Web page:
DESERTER Martin Feeney (a bearded, intense James Frecheville) returns to his Irish homeland intent on seeking revenge for his family’s deaths.
Hannah (Hugo Weaving in gruff Londoner mode) is a grizzly Army veteran turned bounty hunter keen to capture Feeney.
What follows is a taut, often violent drama with a powerhouse of a cast – Barry Keoghan, Jim Broadbent and Stephen Rea to name a few.
It depicts the atrocities of a country trying to pick itself up after the “great hunger” of the mid-19th Century while defending itself against the influx of the English with their roof- burning bailiffs.
It begins with real promise – expansive landscape shots, bleak and majestic, often hellish, settings which lift the on-screen freezing cold into your bones.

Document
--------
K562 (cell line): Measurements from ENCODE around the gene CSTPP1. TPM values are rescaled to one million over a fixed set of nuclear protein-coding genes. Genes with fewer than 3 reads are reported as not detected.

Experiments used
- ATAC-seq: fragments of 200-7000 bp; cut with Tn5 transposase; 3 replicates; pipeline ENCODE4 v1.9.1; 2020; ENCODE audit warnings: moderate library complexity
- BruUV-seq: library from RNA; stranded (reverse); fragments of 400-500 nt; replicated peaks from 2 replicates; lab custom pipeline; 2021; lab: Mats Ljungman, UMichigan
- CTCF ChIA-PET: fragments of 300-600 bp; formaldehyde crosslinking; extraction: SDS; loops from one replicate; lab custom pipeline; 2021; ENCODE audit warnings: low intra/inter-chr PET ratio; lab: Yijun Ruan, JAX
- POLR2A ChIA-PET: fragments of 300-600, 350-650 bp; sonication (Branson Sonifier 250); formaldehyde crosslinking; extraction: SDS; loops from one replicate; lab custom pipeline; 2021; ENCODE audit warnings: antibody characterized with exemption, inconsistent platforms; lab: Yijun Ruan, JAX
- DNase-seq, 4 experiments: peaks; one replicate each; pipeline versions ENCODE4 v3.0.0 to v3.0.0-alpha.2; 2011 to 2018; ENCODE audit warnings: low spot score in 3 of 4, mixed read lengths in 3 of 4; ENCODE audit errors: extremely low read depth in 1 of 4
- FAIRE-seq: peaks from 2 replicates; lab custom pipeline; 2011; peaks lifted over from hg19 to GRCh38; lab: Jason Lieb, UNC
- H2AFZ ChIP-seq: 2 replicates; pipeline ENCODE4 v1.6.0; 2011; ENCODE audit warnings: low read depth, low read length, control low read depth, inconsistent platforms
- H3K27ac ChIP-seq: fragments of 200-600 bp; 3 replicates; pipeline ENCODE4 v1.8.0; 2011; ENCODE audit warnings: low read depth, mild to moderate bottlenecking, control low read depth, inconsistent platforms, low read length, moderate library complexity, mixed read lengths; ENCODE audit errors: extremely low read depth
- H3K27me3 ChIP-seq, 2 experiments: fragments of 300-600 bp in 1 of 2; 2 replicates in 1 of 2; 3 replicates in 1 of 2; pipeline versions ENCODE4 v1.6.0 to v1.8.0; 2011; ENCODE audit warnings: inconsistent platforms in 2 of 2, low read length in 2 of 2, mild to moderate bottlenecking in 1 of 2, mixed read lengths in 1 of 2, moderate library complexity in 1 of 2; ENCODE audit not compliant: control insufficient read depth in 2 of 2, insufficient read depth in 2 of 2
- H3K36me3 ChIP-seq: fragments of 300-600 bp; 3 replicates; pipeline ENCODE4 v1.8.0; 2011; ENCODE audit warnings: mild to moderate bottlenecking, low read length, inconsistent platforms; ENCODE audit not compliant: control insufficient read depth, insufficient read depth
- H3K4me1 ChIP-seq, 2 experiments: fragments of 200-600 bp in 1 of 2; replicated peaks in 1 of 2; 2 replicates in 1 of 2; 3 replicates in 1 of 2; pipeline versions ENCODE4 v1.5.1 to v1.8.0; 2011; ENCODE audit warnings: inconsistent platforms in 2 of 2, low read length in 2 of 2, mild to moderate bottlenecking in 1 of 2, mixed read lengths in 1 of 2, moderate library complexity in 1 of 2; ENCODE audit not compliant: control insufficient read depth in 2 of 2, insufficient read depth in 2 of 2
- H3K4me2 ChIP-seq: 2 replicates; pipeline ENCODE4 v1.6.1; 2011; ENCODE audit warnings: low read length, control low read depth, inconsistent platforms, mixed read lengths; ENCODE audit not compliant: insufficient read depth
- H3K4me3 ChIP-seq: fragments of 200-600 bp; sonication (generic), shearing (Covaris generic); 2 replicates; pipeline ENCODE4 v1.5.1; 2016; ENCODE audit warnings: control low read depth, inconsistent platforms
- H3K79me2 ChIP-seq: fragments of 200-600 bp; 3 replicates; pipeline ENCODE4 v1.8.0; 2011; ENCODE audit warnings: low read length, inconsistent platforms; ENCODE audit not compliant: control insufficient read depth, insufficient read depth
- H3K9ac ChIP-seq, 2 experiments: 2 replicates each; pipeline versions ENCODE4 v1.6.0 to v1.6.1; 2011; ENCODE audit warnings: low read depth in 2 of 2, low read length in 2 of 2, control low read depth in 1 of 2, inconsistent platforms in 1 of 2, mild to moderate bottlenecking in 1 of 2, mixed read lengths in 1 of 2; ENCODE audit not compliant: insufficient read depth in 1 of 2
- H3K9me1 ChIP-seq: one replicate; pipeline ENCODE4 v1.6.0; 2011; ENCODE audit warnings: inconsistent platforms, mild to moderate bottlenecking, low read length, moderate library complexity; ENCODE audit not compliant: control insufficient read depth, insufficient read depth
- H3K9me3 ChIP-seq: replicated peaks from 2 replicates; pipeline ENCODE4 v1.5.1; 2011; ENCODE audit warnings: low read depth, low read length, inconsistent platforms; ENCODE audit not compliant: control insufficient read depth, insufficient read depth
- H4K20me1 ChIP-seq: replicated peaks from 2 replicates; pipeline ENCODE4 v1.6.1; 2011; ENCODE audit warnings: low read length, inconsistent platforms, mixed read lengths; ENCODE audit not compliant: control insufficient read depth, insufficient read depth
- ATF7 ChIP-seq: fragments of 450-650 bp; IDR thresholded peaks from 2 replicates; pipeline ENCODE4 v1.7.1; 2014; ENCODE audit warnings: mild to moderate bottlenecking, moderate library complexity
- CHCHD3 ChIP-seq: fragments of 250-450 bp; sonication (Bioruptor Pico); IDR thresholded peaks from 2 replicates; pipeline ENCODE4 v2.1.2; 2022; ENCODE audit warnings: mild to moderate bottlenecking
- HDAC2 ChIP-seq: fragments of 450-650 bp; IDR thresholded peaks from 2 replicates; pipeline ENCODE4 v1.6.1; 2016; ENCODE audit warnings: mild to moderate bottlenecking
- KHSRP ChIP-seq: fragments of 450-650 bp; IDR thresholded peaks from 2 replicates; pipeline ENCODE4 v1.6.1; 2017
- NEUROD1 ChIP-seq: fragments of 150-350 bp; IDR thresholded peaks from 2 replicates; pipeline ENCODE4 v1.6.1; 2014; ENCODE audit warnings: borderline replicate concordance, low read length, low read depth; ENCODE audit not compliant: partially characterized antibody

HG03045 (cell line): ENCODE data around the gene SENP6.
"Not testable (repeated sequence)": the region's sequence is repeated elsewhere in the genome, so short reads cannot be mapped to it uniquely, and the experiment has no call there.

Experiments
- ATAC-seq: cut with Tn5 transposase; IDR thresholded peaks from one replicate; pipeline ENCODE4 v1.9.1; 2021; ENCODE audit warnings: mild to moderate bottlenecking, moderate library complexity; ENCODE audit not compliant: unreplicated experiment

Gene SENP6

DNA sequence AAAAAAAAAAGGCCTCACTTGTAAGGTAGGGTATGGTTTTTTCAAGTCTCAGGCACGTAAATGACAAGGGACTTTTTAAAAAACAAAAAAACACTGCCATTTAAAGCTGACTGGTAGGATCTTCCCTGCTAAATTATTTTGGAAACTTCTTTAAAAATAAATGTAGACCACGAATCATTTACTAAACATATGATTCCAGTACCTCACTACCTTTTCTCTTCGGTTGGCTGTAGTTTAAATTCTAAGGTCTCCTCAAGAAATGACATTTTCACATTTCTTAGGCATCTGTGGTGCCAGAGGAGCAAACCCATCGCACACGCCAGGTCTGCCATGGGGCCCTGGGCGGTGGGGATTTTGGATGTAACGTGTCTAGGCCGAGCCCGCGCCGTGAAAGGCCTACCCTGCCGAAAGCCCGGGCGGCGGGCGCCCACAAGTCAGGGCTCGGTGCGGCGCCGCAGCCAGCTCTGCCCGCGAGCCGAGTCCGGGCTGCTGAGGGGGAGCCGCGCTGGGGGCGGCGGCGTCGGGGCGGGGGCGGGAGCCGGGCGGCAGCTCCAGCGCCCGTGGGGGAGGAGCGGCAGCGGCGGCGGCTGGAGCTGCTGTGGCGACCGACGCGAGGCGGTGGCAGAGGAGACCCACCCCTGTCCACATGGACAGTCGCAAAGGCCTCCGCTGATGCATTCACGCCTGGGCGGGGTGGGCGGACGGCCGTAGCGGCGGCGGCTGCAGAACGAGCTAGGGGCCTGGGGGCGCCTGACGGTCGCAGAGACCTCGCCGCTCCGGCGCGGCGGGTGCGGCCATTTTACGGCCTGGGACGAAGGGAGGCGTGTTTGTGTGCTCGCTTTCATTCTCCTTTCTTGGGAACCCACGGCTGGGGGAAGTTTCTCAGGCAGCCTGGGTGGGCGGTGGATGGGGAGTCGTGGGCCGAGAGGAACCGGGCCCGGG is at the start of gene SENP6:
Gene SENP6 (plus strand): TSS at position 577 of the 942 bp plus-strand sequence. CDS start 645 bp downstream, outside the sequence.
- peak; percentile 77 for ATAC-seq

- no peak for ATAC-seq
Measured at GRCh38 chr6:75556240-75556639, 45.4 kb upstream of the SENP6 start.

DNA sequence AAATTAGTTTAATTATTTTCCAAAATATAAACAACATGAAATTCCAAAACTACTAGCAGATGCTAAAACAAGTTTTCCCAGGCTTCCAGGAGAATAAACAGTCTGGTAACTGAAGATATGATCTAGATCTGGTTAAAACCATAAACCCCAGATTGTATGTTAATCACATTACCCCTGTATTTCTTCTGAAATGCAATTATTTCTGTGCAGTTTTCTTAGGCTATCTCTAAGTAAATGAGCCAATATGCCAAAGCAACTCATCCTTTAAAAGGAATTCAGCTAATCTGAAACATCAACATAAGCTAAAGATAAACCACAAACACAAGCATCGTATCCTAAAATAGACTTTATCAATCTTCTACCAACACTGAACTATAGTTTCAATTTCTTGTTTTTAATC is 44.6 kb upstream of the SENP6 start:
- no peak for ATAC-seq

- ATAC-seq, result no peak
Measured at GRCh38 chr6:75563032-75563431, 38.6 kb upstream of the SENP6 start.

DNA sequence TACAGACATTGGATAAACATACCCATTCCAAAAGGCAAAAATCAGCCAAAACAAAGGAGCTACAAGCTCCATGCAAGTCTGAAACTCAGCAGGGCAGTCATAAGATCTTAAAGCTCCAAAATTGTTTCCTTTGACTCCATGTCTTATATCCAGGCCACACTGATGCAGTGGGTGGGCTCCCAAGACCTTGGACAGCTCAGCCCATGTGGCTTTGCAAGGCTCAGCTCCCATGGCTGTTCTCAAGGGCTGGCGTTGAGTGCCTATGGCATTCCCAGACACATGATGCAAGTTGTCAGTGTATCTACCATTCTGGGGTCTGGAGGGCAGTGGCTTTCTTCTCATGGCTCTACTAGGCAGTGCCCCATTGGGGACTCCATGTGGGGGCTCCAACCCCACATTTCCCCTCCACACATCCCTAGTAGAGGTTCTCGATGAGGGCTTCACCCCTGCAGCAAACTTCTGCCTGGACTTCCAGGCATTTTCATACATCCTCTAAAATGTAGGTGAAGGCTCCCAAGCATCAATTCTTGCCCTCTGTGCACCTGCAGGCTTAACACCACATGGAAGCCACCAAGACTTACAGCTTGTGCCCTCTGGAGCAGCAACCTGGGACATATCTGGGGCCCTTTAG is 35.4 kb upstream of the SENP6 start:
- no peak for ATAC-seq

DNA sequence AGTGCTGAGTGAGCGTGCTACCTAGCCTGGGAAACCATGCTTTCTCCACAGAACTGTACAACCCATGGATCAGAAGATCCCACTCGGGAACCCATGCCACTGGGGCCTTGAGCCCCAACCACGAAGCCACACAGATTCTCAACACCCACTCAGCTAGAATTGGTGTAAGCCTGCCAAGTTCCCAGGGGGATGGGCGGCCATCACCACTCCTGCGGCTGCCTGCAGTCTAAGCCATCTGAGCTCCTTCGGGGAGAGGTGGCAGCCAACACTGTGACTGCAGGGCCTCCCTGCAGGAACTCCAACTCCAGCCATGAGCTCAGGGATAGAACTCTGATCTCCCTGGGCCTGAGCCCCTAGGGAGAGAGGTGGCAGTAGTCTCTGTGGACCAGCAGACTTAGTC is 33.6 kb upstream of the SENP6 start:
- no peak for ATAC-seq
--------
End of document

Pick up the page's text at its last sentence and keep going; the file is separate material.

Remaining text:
Among cold and washed-out scenes, dialogue is sparse – often in Gaelic – allowing director Lance Daly to let their situation unfold rather than implicitly explain itself.
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It bounces through many genres; Western, revenge, tragedy, historical reflection and educational. It even seems to give a nod to John Rambo in First Blood.
Sadly, its ambition narrows as it realises the story needs some focus – leaving us with a more traditional third act than the film deserved.
(15) 100mins ★★★☆☆